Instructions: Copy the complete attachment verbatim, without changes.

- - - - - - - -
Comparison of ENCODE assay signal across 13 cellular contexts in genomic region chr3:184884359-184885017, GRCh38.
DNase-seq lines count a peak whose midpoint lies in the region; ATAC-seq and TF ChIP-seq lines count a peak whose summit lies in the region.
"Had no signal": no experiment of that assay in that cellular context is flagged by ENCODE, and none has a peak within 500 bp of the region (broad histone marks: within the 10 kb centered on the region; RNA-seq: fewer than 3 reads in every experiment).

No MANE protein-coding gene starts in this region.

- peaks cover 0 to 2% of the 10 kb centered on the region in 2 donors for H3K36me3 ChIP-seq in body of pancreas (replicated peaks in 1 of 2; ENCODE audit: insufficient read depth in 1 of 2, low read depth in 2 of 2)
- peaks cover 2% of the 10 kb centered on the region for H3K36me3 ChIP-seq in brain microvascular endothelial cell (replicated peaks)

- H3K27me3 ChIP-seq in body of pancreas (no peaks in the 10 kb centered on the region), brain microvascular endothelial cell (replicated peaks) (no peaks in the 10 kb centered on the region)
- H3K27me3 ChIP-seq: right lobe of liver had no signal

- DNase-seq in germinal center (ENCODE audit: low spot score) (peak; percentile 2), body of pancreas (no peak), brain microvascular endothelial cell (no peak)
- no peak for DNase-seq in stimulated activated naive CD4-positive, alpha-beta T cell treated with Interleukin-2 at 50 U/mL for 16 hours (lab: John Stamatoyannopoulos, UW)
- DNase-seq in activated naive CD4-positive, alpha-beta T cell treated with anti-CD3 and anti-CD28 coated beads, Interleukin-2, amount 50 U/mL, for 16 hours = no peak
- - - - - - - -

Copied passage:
Comparison of ENCODE assay signal across 13 cellular contexts in genomic region chr3:184884359-184885017, GRCh38.
DNase-seq lines count a peak whose midpoint lies in the region; ATAC-seq and TF ChIP-seq lines count a peak whose summit lies in the region.
"Had no signal": no experiment of that assay in that cellular context is flagged by ENCODE, and none has a peak within 500 bp of the region (broad histone marks: within the 10 kb centered on the region; RNA-seq: fewer than 3 reads in every experiment).

No MANE protein-coding gene starts in this region.

- peaks cover 0 to 2% of the 10 kb centered on the region in 2 donors for H3K36me3 ChIP-seq in body of pancreas (replicated peaks in 1 of 2; ENCODE audit: insufficient read depth in 1 of 2, low read depth in 2 of 2)
- peaks cover 2% of the 10 kb centered on the region for H3K36me3 ChIP-seq in brain microvascular endothelial cell (replicated peaks)

- H3K27me3 ChIP-seq in body of pancreas (no peaks in the 10 kb centered on the region), brain microvascular endothelial cell (replicated peaks) (no peaks in the 10 kb centered on the region)
- H3K27me3 ChIP-seq: right lobe of liver had no signal

- DNase-seq in germinal center (ENCODE audit: low spot score) (peak; percentile 2), body of pancreas (no peak), brain microvascular endothelial cell (no peak)
- no peak for DNase-seq in stimulated activated naive CD4-positive, alpha-beta T cell treated with Interleukin-2 at 50 U/mL for 16 hours (lab: John Stamatoyannopoulos, UW)
- DNase-seq in activated naive CD4-positive, alpha-beta T cell treated with anti-CD3 and anti-CD28 coated beads, Interleukin-2, amount 50 U/mL, for 16 hours = no peak